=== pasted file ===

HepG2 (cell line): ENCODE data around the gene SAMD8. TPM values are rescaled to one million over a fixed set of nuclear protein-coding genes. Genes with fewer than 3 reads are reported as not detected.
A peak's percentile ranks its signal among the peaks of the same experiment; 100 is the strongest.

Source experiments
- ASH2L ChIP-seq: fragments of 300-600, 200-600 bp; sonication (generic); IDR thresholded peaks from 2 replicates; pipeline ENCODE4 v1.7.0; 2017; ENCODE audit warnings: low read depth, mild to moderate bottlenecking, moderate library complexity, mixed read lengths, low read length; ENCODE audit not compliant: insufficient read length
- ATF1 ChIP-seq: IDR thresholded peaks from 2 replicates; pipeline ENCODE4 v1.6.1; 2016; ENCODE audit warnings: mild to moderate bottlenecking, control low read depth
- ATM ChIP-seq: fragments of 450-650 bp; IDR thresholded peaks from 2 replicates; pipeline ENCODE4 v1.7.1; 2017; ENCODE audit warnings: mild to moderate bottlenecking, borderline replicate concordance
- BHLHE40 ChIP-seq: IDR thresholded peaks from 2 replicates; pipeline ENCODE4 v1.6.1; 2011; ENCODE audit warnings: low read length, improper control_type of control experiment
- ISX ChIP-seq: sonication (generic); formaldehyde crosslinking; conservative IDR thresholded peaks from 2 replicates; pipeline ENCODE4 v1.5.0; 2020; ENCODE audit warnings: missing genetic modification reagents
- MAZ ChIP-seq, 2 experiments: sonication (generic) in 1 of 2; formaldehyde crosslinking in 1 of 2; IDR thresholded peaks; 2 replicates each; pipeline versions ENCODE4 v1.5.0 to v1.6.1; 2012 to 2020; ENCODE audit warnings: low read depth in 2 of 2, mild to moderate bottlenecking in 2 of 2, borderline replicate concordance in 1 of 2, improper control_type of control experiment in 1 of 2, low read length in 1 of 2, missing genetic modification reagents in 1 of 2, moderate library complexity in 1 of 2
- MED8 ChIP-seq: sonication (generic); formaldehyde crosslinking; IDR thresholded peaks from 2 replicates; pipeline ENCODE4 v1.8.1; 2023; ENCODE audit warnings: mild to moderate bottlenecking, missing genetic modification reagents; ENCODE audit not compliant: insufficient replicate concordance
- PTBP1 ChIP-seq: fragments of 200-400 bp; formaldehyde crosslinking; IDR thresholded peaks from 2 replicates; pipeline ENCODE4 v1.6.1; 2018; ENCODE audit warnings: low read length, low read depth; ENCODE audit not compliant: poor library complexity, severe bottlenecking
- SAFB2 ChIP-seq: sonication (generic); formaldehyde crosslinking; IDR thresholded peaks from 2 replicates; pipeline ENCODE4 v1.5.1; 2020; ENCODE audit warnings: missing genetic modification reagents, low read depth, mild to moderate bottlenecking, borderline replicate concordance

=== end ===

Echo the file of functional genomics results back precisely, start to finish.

HepG2 (cell line): ENCODE data around the gene SAMD8. TPM values are rescaled to one million over a fixed set of nuclear protein-coding genes. Genes with fewer than 3 reads are reported as not detected.
A peak's percentile ranks its signal among the peaks of the same experiment; 100 is the strongest.

Source experiments
- ASH2L ChIP-seq: fragments of 300-600, 200-600 bp; sonication (generic); IDR thresholded peaks from 2 replicates; pipeline ENCODE4 v1.7.0; 2017; ENCODE audit warnings: low read depth, mild to moderate bottlenecking, moderate library complexity, mixed read lengths, low read length; ENCODE audit not compliant: insufficient read length
- ATF1 ChIP-seq: IDR thresholded peaks from 2 replicates; pipeline ENCODE4 v1.6.1; 2016; ENCODE audit warnings: mild to moderate bottlenecking, control low read depth
- ATM ChIP-seq: fragments of 450-650 bp; IDR thresholded peaks from 2 replicates; pipeline ENCODE4 v1.7.1; 2017; ENCODE audit warnings: mild to moderate bottlenecking, borderline replicate concordance
- BHLHE40 ChIP-seq: IDR thresholded peaks from 2 replicates; pipeline ENCODE4 v1.6.1; 2011; ENCODE audit warnings: low read length, improper control_type of control experiment
- ISX ChIP-seq: sonication (generic); formaldehyde crosslinking; conservative IDR thresholded peaks from 2 replicates; pipeline ENCODE4 v1.5.0; 2020; ENCODE audit warnings: missing genetic modification reagents
- MAZ ChIP-seq, 2 experiments: sonication (generic) in 1 of 2; formaldehyde crosslinking in 1 of 2; IDR thresholded peaks; 2 replicates each; pipeline versions ENCODE4 v1.5.0 to v1.6.1; 2012 to 2020; ENCODE audit warnings: low read depth in 2 of 2, mild to moderate bottlenecking in 2 of 2, borderline replicate concordance in 1 of 2, improper control_type of control experiment in 1 of 2, low read length in 1 of 2, missing genetic modification reagents in 1 of 2, moderate library complexity in 1 of 2
- MED8 ChIP-seq: sonication (generic); formaldehyde crosslinking; IDR thresholded peaks from 2 replicates; pipeline ENCODE4 v1.8.1; 2023; ENCODE audit warnings: mild to moderate bottlenecking, missing genetic modification reagents; ENCODE audit not compliant: insufficient replicate concordance
- PTBP1 ChIP-seq: fragments of 200-400 bp; formaldehyde crosslinking; IDR thresholded peaks from 2 replicates; pipeline ENCODE4 v1.6.1; 2018; ENCODE audit warnings: low read length, low read depth; ENCODE audit not compliant: poor library complexity, severe bottlenecking
- SAFB2 ChIP-seq: sonication (generic); formaldehyde crosslinking; IDR thresholded peaks from 2 replicates; pipeline ENCODE4 v1.5.1; 2020; ENCODE audit warnings: missing genetic modification reagents, low read depth, mild to moderate bottlenecking, borderline replicate concordance